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Wednesday, April 20, 2011

Artie Shaw and his band, (1940)

I’ve enjoyed music my entire life. As a kid, it was the nightly hit parade from 6:15 to 7:00 on our big Stromberg-Carlson radio. Those were the days in the late 40s when people like Frank Sinatra, Peggy Lee, and Jo Stafford could record hits.

Elvis came by in the mid 50s and although I was never a big fan, I did like the artists who were inspired by him like Jerry Lee Lewis and Charlie Gracie.

By the late 50s into the mid 60s it was Dion, Freddy Cannon, Gene Pitney, Sam Cooke, some great black groups and flashes in the pan like Chubby Checker and “The Twist”.

Then it was the “British Invasion” with The Beatles, The Stones, and countless other groups until disco, electronic music, and a few other genres came by in the 90s including alternative rock which is now my current favorite pop music. If I’m in the car, I will have 103.9 welded on unless there is a ball game. At home it will be Channel 918 on Music Choice through Cox.

As much as I like those tunes through all the changes during the years, I never lose touch with the big band sounds that dominated through the 1930s and 1940s with guys like Harry James, Glenn Miller, Benny Goodman, Count Basie, Duke Ellington, The Dorsey Brothers, and many others.

Those guys were great and were a big part of the war effort in the 1940s with their style of “swing.” In those days you had to be in shape to swing or “jitterbug.” There was plenty of touching your partner then. Watch some musicals like “Stage Door Canteen” (1943) to get an idea what it was like. Those clowns on “Dancing with the Stars” wouldn’t have a chance in those days!

As entertaining and successful as James, Miller, and the rest of the guys were, I was fascinated with Artie Shaw. Artie was born in 1910 and lived until 2004 dying at 94 from the effects of diabetes. He was a complicated guy and even while his music made him as much as $60,000 a week, he would grow impatient with his gigs and look for new adventures in music and other fields.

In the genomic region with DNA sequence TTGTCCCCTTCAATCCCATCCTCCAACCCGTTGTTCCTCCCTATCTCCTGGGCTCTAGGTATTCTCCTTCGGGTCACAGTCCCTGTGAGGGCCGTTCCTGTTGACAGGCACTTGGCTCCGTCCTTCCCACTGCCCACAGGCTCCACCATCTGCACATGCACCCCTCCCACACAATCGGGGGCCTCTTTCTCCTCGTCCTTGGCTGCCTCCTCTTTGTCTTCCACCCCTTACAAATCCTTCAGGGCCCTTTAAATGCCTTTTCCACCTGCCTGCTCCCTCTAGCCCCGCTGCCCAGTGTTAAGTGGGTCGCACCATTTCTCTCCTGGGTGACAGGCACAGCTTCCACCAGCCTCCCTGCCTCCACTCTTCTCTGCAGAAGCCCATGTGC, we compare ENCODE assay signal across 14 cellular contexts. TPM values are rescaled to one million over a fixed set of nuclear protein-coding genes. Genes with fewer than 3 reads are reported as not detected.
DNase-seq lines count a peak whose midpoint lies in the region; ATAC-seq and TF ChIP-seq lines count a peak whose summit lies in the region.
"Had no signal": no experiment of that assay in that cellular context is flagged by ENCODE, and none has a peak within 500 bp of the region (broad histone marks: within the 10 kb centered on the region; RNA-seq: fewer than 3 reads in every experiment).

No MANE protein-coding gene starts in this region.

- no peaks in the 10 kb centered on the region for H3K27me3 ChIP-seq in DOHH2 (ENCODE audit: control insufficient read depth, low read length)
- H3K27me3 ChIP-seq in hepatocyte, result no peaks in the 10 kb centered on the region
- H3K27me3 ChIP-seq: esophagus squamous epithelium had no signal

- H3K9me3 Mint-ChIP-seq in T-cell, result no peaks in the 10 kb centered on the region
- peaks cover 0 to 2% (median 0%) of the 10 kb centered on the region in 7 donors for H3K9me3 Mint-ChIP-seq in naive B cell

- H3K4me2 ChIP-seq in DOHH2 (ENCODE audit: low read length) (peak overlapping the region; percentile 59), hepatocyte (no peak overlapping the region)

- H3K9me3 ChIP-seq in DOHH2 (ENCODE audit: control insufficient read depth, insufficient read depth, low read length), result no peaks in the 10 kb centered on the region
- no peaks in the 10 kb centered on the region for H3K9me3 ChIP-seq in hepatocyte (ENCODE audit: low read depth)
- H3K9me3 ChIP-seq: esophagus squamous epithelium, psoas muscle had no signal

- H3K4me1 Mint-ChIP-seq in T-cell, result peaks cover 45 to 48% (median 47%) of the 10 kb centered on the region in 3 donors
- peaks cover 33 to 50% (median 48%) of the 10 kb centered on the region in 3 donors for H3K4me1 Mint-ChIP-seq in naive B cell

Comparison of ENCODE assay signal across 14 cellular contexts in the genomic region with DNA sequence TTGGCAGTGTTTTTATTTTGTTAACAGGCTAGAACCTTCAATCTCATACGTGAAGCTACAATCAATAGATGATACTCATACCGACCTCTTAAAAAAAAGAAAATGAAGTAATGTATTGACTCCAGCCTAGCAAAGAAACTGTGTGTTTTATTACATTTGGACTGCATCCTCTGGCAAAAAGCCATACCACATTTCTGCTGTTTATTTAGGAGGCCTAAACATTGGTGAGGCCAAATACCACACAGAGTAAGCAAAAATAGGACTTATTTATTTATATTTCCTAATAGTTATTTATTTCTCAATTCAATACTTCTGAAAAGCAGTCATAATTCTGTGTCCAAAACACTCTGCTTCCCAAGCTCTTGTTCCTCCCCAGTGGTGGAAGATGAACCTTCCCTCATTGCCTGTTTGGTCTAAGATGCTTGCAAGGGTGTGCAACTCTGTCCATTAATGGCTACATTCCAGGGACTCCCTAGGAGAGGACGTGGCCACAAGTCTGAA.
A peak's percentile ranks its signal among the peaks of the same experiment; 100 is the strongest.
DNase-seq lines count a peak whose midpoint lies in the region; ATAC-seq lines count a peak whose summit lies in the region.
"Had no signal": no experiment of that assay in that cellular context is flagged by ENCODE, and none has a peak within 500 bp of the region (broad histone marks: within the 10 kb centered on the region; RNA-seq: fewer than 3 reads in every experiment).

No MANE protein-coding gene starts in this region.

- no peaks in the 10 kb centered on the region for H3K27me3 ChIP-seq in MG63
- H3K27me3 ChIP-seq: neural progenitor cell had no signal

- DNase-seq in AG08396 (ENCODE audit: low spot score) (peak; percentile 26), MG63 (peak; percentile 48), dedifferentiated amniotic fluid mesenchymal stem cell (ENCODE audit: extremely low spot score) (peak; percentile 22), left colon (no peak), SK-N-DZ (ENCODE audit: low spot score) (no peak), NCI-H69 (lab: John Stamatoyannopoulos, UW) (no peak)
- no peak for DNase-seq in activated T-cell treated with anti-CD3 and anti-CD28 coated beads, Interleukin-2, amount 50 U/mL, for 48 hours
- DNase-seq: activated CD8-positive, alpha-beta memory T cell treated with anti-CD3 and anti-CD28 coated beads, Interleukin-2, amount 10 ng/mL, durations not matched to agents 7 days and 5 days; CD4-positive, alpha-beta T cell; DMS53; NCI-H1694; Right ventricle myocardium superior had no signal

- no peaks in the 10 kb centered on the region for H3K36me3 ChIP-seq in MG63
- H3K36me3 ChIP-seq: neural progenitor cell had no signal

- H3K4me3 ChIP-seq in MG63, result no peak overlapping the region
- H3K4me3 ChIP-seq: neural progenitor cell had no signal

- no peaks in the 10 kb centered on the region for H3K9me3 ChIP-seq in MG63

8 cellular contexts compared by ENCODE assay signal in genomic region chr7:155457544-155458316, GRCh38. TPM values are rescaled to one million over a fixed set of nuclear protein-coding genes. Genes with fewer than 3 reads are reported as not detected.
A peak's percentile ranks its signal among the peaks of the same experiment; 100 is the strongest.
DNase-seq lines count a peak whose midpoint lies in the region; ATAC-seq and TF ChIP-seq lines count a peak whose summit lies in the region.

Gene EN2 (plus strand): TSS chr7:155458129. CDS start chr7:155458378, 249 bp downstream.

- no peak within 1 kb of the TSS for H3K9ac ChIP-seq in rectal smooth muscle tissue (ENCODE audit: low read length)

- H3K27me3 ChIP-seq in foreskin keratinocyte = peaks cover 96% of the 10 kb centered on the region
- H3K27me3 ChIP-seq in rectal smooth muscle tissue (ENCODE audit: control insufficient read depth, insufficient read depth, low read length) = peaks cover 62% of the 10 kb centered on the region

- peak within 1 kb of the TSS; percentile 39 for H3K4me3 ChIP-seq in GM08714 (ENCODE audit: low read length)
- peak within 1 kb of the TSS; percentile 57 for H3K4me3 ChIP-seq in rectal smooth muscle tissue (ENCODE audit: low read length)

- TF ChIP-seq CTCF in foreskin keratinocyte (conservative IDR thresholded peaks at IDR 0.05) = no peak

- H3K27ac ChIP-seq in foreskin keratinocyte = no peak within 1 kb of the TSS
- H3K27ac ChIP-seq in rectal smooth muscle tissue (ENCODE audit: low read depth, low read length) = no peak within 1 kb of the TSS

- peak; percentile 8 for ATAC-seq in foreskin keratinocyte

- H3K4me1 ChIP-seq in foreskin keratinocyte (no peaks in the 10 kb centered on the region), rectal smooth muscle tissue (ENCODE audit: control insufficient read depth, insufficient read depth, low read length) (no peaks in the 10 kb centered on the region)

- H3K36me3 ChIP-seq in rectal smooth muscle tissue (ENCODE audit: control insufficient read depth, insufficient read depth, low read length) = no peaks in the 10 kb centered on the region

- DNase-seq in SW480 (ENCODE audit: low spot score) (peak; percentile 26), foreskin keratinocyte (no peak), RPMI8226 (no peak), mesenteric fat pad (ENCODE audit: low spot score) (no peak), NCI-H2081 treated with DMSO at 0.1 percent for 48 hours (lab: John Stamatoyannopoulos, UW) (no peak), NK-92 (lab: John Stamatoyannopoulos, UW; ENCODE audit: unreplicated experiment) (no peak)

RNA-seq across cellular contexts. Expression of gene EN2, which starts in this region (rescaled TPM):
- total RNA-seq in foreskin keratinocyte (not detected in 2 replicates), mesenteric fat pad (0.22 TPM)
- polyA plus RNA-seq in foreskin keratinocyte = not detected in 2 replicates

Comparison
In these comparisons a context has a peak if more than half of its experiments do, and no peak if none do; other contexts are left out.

Artie Shaw and his Band in "Second Chorus" with Fred Astaire (1940)

He was very popular with his 12 to 25 piece primarily brass bands but he wanted to explore other sounds like classical jazz and the use of strings. It annoyed Shaw that when his band appeared nobody cared about innovations. All they called for was his theme, “Begin the Beguine”.

He once described himself as a “very difficult man”. From 1932 until 1985 he was married eight times with three of the marriages being to Ava Gardner, Lana Turner, and Evelyn Keyes, three beauties of the day.

One of Shaw’s most fascinating songs to me is his 1940 recording of “Gloomy Sunday.” Being a sullen guy from time to time, he does a great job on this one with band singer Pauline Byrne. The song is also known as the “Hungarian suicide song” as the writer of it in 1933 eventually committed suicide. Some urban legends claim that many radio stations were prohibited from playing it because of suicide worries. Many also think it was the Depression that caused the suicides more than “Gloomy Sunday”. It didn’t help that the last line was “My heart and I have decided to end it all.”

Here is a link to “Gloomy Sunday”. It is true to the style of the day when the female band singer (Byrne) would come in after the first couple of bars from the band. I even found a YouTube showing someone putting the playing arm on the 78 rpm record from 1940. Some of you have probably never seen those.

It’s a sad song running 3:30 but is fascinating as a contrast to Artie Shaw’s normal dance band tunes.

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